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UC Davis Centennial
100 years of service, solutions, impact
Photo: North Hall in the early years

North Hall during its early years.

UC Davis celebrates a century

We look back and ahead as the campus turns 100


The United States had its Founding Fathers, and UC Davis had its Founding Farmers. Not just any farmers, but men and women who knew something about biology, business, mechanics, animal husbandry, land stewardship, water, history, politics and community-building.

"At the University Farm in 1908, success in agriculture required a broad range of knowledge," says Assistant Vice Chancellor Bob Segar, touting the interdisciplinary roots that blossomed into today’s UC Davis with its world-class programs in environmental sciences, engineering, management, the arts, law, viticulture and enology, life sciences and many more.

UC Davis has been nearly 100 years in the making, and now is the time to mark your calendars for the 2008–09 centennial, when the university will pay tribute to its past and look to the future.

‘The ultimate homecoming’

Charlie Roddy, assistant vice chancellor for alumni relations, describes the centennial as "the ultimate homecoming," and says the Cal Aggie Alumni Association is assembling an alumni leadership team for centennial participation.

The celebration will be for faculty and staff, too; for the city of Davis and the entire Sacramento region; for all of California; and for students, of course, including those who enroll in 2008–09.

The Centennial Class will number about 5,000, compared with the 109 men and women who attended the first courses in fall 1908 and arranged for room and board in town.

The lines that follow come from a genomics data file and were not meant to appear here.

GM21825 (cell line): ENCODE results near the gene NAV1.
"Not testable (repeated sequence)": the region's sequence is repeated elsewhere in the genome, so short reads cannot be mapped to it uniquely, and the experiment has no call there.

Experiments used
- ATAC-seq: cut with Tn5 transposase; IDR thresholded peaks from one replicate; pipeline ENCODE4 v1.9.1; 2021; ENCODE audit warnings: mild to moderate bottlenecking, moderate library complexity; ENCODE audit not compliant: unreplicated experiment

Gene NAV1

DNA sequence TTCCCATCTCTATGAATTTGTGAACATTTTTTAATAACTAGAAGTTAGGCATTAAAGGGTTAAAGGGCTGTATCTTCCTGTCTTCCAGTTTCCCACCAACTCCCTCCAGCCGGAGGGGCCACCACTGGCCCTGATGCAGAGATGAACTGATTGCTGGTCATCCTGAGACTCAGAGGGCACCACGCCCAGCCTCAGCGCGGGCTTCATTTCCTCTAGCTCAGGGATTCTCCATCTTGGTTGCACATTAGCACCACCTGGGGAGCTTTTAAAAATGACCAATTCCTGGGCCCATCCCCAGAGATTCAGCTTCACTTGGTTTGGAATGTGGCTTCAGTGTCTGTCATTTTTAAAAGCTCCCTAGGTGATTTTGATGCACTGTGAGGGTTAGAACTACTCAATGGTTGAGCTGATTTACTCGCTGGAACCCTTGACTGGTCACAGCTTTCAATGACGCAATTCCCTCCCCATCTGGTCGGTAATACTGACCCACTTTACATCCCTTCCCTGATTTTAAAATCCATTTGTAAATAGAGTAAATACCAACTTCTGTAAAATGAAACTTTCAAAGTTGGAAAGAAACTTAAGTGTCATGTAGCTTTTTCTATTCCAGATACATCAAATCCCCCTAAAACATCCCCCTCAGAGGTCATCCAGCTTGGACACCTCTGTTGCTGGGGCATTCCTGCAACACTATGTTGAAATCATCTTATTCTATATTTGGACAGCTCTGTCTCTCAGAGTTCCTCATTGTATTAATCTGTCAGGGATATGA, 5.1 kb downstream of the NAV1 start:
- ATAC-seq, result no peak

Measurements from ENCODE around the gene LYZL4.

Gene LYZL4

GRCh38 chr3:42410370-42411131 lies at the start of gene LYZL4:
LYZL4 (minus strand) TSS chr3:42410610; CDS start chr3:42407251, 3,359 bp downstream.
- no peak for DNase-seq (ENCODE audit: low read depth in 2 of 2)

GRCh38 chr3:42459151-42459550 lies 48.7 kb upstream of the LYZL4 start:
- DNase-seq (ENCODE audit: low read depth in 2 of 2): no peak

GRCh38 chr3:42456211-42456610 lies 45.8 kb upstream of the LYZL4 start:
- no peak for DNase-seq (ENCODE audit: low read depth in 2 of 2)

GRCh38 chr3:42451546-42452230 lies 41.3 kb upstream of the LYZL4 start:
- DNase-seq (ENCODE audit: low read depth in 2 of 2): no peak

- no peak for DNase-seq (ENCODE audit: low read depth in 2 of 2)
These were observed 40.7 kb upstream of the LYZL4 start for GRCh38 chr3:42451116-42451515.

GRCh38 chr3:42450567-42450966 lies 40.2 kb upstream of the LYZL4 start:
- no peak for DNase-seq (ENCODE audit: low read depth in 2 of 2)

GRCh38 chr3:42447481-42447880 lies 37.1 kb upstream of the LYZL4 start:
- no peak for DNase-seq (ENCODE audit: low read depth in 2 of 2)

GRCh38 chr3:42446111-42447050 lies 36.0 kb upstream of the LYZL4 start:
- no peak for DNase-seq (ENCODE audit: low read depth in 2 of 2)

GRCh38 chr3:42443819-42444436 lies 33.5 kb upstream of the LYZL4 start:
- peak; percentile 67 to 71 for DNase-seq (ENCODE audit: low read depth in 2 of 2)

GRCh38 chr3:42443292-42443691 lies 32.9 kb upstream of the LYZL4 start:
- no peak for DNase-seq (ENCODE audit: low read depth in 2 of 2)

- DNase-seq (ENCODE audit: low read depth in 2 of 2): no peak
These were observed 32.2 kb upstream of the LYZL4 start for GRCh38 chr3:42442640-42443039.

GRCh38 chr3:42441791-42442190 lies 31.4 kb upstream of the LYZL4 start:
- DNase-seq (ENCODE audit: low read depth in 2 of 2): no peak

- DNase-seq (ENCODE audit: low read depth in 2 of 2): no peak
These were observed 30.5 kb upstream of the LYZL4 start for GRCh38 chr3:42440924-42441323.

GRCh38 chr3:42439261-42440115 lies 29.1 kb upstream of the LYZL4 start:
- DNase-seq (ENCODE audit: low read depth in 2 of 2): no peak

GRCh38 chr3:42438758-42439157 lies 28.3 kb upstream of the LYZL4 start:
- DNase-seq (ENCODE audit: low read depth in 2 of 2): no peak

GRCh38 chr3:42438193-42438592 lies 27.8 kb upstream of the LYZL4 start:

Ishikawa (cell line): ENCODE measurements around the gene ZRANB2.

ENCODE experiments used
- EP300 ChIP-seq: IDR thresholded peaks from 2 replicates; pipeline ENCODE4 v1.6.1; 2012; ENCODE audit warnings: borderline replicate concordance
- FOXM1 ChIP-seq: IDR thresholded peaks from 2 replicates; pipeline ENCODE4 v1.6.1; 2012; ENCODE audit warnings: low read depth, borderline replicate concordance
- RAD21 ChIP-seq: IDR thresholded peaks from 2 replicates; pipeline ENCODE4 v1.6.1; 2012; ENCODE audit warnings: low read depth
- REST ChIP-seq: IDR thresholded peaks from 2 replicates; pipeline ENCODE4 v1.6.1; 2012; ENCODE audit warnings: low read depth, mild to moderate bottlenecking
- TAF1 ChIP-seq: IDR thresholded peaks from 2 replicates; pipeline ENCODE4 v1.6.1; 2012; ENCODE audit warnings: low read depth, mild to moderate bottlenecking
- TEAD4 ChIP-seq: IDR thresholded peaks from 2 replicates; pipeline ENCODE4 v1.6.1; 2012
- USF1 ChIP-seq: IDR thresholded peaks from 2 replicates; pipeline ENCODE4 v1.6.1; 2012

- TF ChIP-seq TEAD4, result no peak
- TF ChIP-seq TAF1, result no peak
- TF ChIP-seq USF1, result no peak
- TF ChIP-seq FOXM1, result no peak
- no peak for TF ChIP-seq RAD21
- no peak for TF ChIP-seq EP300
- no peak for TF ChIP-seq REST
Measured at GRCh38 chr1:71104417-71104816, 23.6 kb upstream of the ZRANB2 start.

‘We are a university with an unusual dedication to building strong communities and solving real-world problems. Our first century, in fact, was built on that premise, and our next will surely continue to fulfill that promise.’

— Chancellor Larry Vanderhoef

The first residential class, in January 1909, numbered 18—all men, because the North Hall dormitory had not been designed to accommodate women. (North Hall is still standing, now a home for a variety of student services; it is next to South Hall, built in 1912 as a dorm and since converted to house student services, too.)

With a charter faculty of 16 regular instructors from UC Berkeley’s College of Agriculture and 12 nonresident instructors, UC Davis launched a century of contributions to state, national and global agricultural progress.

But the Founding Farmers did so much more than work the land.

The original interdisciplinary profession

"Agriculture is the original interdisciplinary profession," says Segar, the university’s chief centennial planner.

The Founding Farmers meshed the sciences, looking for ways to improve social and economic conditions and environmental health. This interdisciplinary approach has survived – and thrived – as one of the university’s founding values for all Aggies past, present and future.

Another of UC Davis’ founding values is service to society.

"We are a university with an unusual dedication to building strong communities and solving real-world problems," says Chancellor Larry Vanderhoef. "Our first century, in fact, was built on that premise, and our next will surely continue to fulfill that promise."

Contributions to community

UC Davis is well known for its contributions to the community through the UC Davis Health System and organizations such as Human Corps, a clearinghouse for student volunteer activities.

"One of our centennial goals is to provide students, faculty, staff and alumni with increased opportunities to get involved in service projects," says Segar.

But while the projects will be local, the centennial also will be a time to highlight UC Davis’ service to the state, nation and world—from battling West Nile virus and avian influenza, to improving California’s air quality and preserving Lake Tahoe’s water quality, to assessing and warning about the pollutants swirling around rescue workers at the World Trade Center, and fighting malaria in Africa.

"Now, more than ever, we’re solving problems that people care about, making a positive difference in people’s daily lives," Segar says.

Dave Jones is associate editor of Dateline UC Davis, the faculty-staff newspaper on campus.